Sen. Barbara A. Mikulski speaks at a fundraiser for the Howard… (Amy Davis, Baltimore Sun )
As county Republicans gear up to try to capitalize on voter unrest, Howard County's Democrats are rallying to battle back.
A rare county gathering of both Maryland senators along with the two congressmen who represent the county made that fighting tone abundantly clear last week at an annual county Democratic Party fundraiser at the grand Ellicott City home of Irfan and Erum Malik. Maryland Attorney General Douglas F. Gansler and state party Chairwoman Susan Turnbull also attended, along with a clutch of local elected officials.
"Don't take anything for granted. This is going to be an interesting year," Turnbull told the crowd. Sen. Barbara A. Mikulski, who at 73 is seeking a fifth six-year term this year, is watching at least five littleknown Republicans fight for the chance to oppose her in November, along with one independent candidate.
"They think they smell blood in the water," Mikulski told a crowd of nearly 100 Democrats.
Mikulski, a plain-talking East Baltimore Democrat, acknowledged the compound broken ankle that had her off her feet for a while last summer and still has her walking a bit more carefully.
"I'm not only back on my feet, but see this ankle? I've got a lot of metal in it, and I'm ready to kick butt," she said to cheers. Mikulski also made fun of the conservative tea party movement that has received lots of media attention.
"There are a lot of naysayers out there," she said. "Tea-partyers want to put their little bags in hot water and steam." She acknowledged voter frustration, but said opponents "tried to trash our president and tried to stomp on our agenda, and when they lack ideas, they lie."
Bloggers have wrongly speculated that she might not run, she said, "but I am not shy, and I am not retiring."
Neither is she, or the other three members of Congress at the $60-per-ticket event, giving up on health care reform, they said. Mikulski told about several insurance practices to bolster the point.
In eight states, according to congressional testimony, she said, being a victim of domestic violence is considered a "pre-existing condition" that insurance companies use to deny coverage. She said in another case, a woman who gave premature birth by Caesarean section was dropped by her insurance company and left with a whopping bill. When she tried to obtain new insurance, she got a letter from an insurance company saying she had to show proof of sterilization for approval.
"Sterilization, dear friends, in the United States of America," Mikulski said. She called that insurance company, which she didn't identify, and got them to change the policy, she said.
"This is what Barbara Mikulski does.
This is what I fight for."
She tried to emphasize her image as a direct- action, tough-talking senator, as distinct from that of a Congress bogged down in partisan bickering and inaction.
"You're frustrated with Congress and so am I, because when all is said and done, more gets said than done," she said. "We need to have Senate reform."
She wants to change Senate rules on filibusters, saying that current rules "belong to the last century."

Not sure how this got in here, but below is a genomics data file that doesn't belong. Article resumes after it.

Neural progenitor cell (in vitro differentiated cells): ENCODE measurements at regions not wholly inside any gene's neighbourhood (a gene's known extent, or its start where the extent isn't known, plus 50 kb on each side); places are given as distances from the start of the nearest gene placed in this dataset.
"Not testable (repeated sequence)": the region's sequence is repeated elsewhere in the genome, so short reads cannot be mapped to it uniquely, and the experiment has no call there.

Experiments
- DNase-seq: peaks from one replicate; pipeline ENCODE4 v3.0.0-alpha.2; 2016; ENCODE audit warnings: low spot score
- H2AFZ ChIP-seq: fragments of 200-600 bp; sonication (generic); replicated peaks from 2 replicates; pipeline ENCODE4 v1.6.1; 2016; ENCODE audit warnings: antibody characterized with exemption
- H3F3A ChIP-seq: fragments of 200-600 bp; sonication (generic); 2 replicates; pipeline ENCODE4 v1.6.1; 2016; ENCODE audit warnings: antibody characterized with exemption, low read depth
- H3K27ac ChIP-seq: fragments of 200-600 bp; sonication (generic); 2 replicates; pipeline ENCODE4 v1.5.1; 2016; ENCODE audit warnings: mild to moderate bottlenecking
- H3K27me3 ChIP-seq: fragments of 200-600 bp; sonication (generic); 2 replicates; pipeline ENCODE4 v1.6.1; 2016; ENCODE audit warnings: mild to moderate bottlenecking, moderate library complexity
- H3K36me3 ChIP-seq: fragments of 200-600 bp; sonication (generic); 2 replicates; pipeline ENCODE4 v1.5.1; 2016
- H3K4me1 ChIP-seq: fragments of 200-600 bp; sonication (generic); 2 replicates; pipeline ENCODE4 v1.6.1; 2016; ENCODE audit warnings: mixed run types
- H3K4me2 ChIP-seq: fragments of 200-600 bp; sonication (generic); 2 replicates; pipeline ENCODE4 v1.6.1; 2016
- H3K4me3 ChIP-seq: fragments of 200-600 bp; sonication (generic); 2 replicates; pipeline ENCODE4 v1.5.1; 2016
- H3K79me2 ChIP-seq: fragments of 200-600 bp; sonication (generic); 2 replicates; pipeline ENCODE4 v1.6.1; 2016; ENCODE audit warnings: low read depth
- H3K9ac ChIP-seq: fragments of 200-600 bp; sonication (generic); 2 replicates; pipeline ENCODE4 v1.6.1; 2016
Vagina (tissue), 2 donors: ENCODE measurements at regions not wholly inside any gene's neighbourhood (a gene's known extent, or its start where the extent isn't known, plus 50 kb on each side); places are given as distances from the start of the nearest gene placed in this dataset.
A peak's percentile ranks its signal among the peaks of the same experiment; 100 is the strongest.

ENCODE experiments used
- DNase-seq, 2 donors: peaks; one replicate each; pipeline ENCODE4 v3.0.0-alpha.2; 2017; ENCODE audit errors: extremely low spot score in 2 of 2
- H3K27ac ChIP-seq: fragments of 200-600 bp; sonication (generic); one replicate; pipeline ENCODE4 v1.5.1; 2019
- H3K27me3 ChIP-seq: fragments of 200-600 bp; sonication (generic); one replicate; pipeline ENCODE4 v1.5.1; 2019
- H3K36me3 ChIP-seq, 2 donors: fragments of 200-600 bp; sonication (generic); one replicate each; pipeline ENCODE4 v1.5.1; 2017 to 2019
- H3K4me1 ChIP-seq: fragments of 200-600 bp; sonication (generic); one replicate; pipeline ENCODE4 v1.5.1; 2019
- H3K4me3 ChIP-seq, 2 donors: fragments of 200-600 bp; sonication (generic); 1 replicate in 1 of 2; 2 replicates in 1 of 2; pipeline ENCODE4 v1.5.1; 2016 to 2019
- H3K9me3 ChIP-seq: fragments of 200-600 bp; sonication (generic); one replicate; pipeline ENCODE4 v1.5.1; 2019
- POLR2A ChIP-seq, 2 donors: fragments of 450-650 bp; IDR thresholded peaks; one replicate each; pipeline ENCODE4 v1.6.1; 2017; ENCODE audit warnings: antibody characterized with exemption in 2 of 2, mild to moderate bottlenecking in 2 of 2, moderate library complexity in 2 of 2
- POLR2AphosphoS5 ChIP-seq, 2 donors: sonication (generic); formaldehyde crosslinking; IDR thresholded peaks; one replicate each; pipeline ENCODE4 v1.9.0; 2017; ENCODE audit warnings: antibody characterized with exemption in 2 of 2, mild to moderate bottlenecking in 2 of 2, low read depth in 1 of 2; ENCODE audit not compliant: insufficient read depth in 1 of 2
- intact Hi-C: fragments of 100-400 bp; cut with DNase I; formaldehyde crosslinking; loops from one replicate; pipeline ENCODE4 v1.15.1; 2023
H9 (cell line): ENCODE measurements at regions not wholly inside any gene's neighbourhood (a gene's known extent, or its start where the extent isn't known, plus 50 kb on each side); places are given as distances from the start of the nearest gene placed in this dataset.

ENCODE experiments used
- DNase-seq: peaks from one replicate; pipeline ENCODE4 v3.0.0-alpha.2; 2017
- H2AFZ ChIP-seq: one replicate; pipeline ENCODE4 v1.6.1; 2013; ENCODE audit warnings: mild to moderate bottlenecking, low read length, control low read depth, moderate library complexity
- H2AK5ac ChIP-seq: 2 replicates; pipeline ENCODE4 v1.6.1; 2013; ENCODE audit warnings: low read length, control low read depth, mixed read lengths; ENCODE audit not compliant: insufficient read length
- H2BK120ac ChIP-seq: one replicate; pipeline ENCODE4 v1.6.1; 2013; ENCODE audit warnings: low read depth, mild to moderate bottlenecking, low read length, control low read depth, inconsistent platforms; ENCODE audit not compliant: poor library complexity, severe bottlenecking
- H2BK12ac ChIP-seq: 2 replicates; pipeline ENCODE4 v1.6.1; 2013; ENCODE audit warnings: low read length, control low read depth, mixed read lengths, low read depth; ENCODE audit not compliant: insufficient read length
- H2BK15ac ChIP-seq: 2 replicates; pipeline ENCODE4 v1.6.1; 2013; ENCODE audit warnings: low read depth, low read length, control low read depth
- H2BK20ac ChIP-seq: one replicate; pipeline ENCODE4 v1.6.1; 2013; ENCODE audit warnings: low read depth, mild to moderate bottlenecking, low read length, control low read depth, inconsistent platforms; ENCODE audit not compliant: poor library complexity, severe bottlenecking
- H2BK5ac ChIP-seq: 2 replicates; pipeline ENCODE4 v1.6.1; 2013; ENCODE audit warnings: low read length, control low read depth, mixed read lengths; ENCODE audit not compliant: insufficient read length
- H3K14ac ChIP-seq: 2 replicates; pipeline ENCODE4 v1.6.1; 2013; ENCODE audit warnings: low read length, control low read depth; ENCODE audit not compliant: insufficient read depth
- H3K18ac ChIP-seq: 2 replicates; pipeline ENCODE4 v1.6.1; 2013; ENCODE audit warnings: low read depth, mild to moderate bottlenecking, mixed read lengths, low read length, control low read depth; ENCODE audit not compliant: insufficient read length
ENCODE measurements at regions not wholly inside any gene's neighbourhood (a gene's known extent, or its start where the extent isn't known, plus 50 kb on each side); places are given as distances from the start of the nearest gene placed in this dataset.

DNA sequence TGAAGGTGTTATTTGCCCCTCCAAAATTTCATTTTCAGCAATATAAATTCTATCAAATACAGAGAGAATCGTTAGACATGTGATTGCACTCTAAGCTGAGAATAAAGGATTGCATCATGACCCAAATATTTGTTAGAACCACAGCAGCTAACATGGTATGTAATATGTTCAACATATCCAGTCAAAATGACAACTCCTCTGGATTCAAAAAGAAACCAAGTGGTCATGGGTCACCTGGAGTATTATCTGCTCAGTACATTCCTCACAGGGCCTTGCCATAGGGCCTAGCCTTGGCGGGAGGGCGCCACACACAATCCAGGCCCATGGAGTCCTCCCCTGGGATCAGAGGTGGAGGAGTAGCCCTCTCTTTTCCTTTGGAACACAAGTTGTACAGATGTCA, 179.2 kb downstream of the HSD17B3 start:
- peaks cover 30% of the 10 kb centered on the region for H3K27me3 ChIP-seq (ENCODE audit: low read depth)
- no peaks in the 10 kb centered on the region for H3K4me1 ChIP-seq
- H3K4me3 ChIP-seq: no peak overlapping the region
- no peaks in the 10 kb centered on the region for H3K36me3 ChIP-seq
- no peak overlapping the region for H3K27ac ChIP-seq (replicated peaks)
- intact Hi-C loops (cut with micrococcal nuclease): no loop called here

Her senate colleague, Benjamin L. Cardin, delivered a similar message a bit later, though he smiled as he mentioned that he is not up for re-election this year.
"I'm not on the ballot. Sometimes you luck out," he said. "This is a pretty tough election." He didn't mention Republicans by name but left little doubt whom he meant in talking about groups that have attacked
President Barack Obama and Democrats.
"Their strategy is obstruction for purposes of maintaining the status quo, because their friends [in big business] are doing OK," he said. "Our first priority is jobs, but we're going to use every ounce of energy we have for health care to be a right, not a privilege," he said to applause.
"They don't want to start over. They want to defeat this bill because they don't want Barack Obama to have a victory," he said. Rep. Elijah E. Cummings likened the health care situation to a football game, with his team driving for a touchdown from the 1-foot line.
"We cannot fumble the ball," he said. "Starting over means doing nothing. We can't afford it."
His colleague, John Sarbanes, also talked about an "angry" electorate, but he said Democrats have to tell people "they are listening" and remind them "why they are so angry." It is because they have been taken advantage of for years by the health insurance industry, the big banks and credit card companies, he said.
Asked about the Democrats' remarks later, Republican state Sen. Allan H. Kittleman, the minority leader, had very different views. While Democrats say people need and want significant health care reform, Republicans insist that a majority oppose the current legislation.
"The majority of Americans support the Republicans" on the health care reform bill, he said. He characterized Cardin's remarks in a way that Republicans have since
Ronald Reagan's presidency.
"That's the traditional class warfare that many liberals go with," Kittleman said. "That kind of rhetoric turns people off." If Democrats ignore public opinion, he said, and pass some version of health care reform, "they do so at their own [political] peril. It's a bad bill. The majority of Americans don't want it. That's a fact."